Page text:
“But… you can sell me a phone that only lasts two weeks and then I have to come in and buy a new one?”

“Well, a new one would cost $400.00 because you're not eligible for an upgrade.”

“Of course I'm not. I just bought this two weeks ago!"


"So, I have to give you another hundred and a quarter because two weeks ago you sold me a phone that wasn’t made right.”

“I can’t take back a broken phone and give you a new one.” 

Stare him down for a few moments at this point, waiting for him to give you something more. He will finally say, “You can call AT&T and complain if you want.”

“What if this one breaks in two weeks? Do I have to pay you again?”

“I can’t take a broken phone and give you a new one.”

The woman next-in-line looks on impatiently.

 “How much would it cost if I’d bought the insurance?”

“Then it would cost you $199.00.”


“There’s a fee to carry your insurance over to the new phone.”

“So you’re saying if I’d bought the insurance it would have cost me more.

Unblinking, he says, “Yes.”

“Well, I guess I don’t really have any choice.”

“So, you want me to replace the phone?”

“You’ve only given me one possible option and now you’re asking me if I want to take it.”

“If you like, you can browse the AT&T store while you wait.”

Swallow all the rest of what you’d like to explain to this kid. It isn’t his fault, you tell yourself. You walk off to wait, but you refuse to look at anything else in this store. You really want to warn the prospective buyers who are talking to salesmen on the floor. You fantasize for about fifteen minutes. It takes time to bring your photos and other information over to the new phone.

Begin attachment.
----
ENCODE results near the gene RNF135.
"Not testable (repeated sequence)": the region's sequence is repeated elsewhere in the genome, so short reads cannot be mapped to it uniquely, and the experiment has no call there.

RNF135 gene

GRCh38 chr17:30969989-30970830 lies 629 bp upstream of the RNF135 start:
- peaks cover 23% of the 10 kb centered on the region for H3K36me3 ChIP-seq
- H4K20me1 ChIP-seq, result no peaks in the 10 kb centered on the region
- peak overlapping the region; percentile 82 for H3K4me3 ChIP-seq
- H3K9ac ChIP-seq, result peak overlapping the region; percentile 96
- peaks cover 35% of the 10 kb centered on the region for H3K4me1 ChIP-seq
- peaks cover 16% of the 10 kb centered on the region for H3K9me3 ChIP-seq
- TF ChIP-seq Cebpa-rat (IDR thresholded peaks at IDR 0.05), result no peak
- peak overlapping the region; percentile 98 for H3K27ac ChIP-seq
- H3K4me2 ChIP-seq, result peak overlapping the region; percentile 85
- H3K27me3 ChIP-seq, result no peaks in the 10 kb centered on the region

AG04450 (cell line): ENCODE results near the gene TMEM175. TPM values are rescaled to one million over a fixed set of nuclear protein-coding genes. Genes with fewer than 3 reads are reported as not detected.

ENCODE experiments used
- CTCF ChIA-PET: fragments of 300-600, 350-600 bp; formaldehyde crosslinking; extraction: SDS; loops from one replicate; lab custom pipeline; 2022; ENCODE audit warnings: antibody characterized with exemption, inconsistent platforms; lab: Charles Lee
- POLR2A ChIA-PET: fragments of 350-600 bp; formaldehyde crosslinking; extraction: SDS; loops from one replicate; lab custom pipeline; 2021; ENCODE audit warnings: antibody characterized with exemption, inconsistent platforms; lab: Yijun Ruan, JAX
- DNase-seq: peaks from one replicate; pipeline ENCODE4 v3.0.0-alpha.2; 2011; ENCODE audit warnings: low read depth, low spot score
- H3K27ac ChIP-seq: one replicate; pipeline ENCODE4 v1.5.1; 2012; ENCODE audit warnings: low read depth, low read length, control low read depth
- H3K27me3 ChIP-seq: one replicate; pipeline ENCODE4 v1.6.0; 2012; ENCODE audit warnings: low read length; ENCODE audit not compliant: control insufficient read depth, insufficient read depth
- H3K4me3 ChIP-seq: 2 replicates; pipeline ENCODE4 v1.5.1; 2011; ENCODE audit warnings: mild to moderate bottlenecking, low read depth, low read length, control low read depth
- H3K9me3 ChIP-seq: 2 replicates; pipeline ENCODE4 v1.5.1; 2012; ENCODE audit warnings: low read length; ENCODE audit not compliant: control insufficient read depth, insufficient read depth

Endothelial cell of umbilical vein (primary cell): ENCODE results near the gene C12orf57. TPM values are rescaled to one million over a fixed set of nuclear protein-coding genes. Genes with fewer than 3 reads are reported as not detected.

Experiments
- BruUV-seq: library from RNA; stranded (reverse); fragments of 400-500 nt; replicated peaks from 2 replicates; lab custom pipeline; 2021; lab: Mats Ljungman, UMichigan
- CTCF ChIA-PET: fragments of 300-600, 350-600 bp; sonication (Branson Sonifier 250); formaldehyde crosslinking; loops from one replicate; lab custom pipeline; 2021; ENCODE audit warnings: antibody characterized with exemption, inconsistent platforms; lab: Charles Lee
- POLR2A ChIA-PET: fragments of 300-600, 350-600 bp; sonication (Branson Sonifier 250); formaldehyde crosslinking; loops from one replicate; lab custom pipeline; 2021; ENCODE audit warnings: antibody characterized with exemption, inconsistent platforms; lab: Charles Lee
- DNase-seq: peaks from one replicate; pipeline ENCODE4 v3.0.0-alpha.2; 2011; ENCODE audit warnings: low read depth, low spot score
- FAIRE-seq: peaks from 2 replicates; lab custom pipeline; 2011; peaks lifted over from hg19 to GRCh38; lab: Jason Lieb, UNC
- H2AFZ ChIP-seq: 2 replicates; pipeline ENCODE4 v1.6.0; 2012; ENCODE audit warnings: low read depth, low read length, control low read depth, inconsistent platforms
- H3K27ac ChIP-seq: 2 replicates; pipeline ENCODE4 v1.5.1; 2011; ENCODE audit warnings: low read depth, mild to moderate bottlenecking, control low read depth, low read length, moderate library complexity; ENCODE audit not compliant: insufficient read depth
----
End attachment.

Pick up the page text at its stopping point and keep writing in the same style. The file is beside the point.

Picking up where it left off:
Then, you hand over your credit card and pay—about $135.00 with tax.

Then you head home where you can spike your data usage while you “update” your new phone for the second time in two weeks. Then you put in all your passwords again, re-download programs you use, and lament informative or funny conversations you’ve lost on your instant-message log. Finally, you decide you will call AT&T, just for a laugh.

You wait on hold for about forty minutes. You explain for the fourth time what happened to your phone. The tech on the other end of the line replies sympathetically in a strong accent. He doesn’t offer any other options but you persist. He leaves you on hold several times to speak to a manager. Finally, after another half-an-hour, good news! Because you are a valued customer, they’re going to credit your next bill 125 dollars! You get everything back… except the tax… and the lost information from your first phone… and an entire Saturday.


  1. And it just keeps getting worse.
    Cable company.

    What I wonder is....where's my paycheck for doing everyone else's job?
    God Bless.

  2. The guy at the 2nd store must’ve had one heck of a pokerface. That, or he’s just jaded from all the other people that came in before you. Still, having to pay for a new one in only two weeks time would definitely rile me up as well. It’s a good thing that AT&T decided to give you that credit for your trouble, although technically you still lost out on time and tax.